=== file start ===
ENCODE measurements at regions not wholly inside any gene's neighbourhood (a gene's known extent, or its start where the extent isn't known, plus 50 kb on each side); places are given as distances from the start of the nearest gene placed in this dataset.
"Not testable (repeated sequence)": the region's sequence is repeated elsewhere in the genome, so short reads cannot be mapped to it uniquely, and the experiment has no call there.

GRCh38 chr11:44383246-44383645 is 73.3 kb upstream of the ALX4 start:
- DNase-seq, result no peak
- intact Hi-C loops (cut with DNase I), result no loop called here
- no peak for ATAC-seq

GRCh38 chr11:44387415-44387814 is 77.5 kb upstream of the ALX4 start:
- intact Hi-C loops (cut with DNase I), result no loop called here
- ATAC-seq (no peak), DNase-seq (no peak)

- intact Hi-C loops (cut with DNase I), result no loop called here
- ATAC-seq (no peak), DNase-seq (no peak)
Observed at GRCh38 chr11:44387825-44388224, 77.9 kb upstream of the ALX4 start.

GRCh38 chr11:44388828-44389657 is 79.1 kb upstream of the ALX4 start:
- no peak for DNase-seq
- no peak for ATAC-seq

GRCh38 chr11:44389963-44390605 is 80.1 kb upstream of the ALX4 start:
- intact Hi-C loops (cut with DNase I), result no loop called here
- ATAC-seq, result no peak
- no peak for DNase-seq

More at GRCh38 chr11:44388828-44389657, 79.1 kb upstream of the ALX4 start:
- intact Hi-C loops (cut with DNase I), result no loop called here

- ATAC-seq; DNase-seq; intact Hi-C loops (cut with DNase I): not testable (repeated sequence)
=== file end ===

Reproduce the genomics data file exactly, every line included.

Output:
ENCODE measurements at regions not wholly inside any gene's neighbourhood (a gene's known extent, or its start where the extent isn't known, plus 50 kb on each side); places are given as distances from the start of the nearest gene placed in this dataset.
"Not testable (repeated sequence)": the region's sequence is repeated elsewhere in the genome, so short reads cannot be mapped to it uniquely, and the experiment has no call there.

GRCh38 chr11:44383246-44383645 is 73.3 kb upstream of the ALX4 start:
- DNase-seq, result no peak
- intact Hi-C loops (cut with DNase I), result no loop called here
- no peak for ATAC-seq

GRCh38 chr11:44387415-44387814 is 77.5 kb upstream of the ALX4 start:
- intact Hi-C loops (cut with DNase I), result no loop called here
- ATAC-seq (no peak), DNase-seq (no peak)

- intact Hi-C loops (cut with DNase I), result no loop called here
- ATAC-seq (no peak), DNase-seq (no peak)
Observed at GRCh38 chr11:44387825-44388224, 77.9 kb upstream of the ALX4 start.

GRCh38 chr11:44388828-44389657 is 79.1 kb upstream of the ALX4 start:
- no peak for DNase-seq
- no peak for ATAC-seq

GRCh38 chr11:44389963-44390605 is 80.1 kb upstream of the ALX4 start:
- intact Hi-C loops (cut with DNase I), result no loop called here
- ATAC-seq, result no peak
- no peak for DNase-seq

More at GRCh38 chr11:44388828-44389657, 79.1 kb upstream of the ALX4 start:
- intact Hi-C loops (cut with DNase I), result no loop called here

- ATAC-seq; DNase-seq; intact Hi-C loops (cut with DNase I): not testable (repeated sequence)